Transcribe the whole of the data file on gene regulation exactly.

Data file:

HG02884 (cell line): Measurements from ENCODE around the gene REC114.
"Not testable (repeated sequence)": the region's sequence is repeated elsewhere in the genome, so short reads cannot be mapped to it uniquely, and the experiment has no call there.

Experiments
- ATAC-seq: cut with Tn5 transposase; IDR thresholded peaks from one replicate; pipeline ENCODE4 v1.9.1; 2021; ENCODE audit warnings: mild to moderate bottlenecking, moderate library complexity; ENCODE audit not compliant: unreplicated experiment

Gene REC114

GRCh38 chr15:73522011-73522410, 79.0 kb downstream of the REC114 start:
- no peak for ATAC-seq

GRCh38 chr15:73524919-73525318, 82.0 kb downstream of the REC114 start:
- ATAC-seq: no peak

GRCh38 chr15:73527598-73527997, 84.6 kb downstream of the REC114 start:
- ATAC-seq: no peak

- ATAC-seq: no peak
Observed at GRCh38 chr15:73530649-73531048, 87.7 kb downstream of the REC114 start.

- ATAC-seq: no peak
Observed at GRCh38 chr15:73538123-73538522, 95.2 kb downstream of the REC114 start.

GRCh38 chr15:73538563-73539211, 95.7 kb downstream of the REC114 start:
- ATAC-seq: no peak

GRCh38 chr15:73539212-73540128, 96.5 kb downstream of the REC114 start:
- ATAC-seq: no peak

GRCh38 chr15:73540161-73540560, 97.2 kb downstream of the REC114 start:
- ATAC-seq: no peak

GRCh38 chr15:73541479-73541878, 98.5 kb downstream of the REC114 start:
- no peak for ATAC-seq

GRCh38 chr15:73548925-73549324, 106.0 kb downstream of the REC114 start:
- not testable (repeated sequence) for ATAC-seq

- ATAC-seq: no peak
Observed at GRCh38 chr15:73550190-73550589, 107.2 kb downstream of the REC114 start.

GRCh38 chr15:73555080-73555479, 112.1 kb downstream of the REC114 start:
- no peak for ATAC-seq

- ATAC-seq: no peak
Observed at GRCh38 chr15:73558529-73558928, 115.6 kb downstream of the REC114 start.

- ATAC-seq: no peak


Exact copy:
HG02884 (cell line): Measurements from ENCODE around the gene REC114.
"Not testable (repeated sequence)": the region's sequence is repeated elsewhere in the genome, so short reads cannot be mapped to it uniquely, and the experiment has no call there.

Experiments
- ATAC-seq: cut with Tn5 transposase; IDR thresholded peaks from one replicate; pipeline ENCODE4 v1.9.1; 2021; ENCODE audit warnings: mild to moderate bottlenecking, moderate library complexity; ENCODE audit not compliant: unreplicated experiment

Gene REC114

GRCh38 chr15:73522011-73522410, 79.0 kb downstream of the REC114 start:
- no peak for ATAC-seq

GRCh38 chr15:73524919-73525318, 82.0 kb downstream of the REC114 start:
- ATAC-seq: no peak

GRCh38 chr15:73527598-73527997, 84.6 kb downstream of the REC114 start:
- ATAC-seq: no peak

- ATAC-seq: no peak
Observed at GRCh38 chr15:73530649-73531048, 87.7 kb downstream of the REC114 start.

- ATAC-seq: no peak
Observed at GRCh38 chr15:73538123-73538522, 95.2 kb downstream of the REC114 start.

GRCh38 chr15:73538563-73539211, 95.7 kb downstream of the REC114 start:
- ATAC-seq: no peak

GRCh38 chr15:73539212-73540128, 96.5 kb downstream of the REC114 start:
- ATAC-seq: no peak

GRCh38 chr15:73540161-73540560, 97.2 kb downstream of the REC114 start:
- ATAC-seq: no peak

GRCh38 chr15:73541479-73541878, 98.5 kb downstream of the REC114 start:
- no peak for ATAC-seq

GRCh38 chr15:73548925-73549324, 106.0 kb downstream of the REC114 start:
- not testable (repeated sequence) for ATAC-seq

- ATAC-seq: no peak
Observed at GRCh38 chr15:73550190-73550589, 107.2 kb downstream of the REC114 start.

GRCh38 chr15:73555080-73555479, 112.1 kb downstream of the REC114 start:
- no peak for ATAC-seq

- ATAC-seq: no peak
Observed at GRCh38 chr15:73558529-73558928, 115.6 kb downstream of the REC114 start.

- ATAC-seq: no peak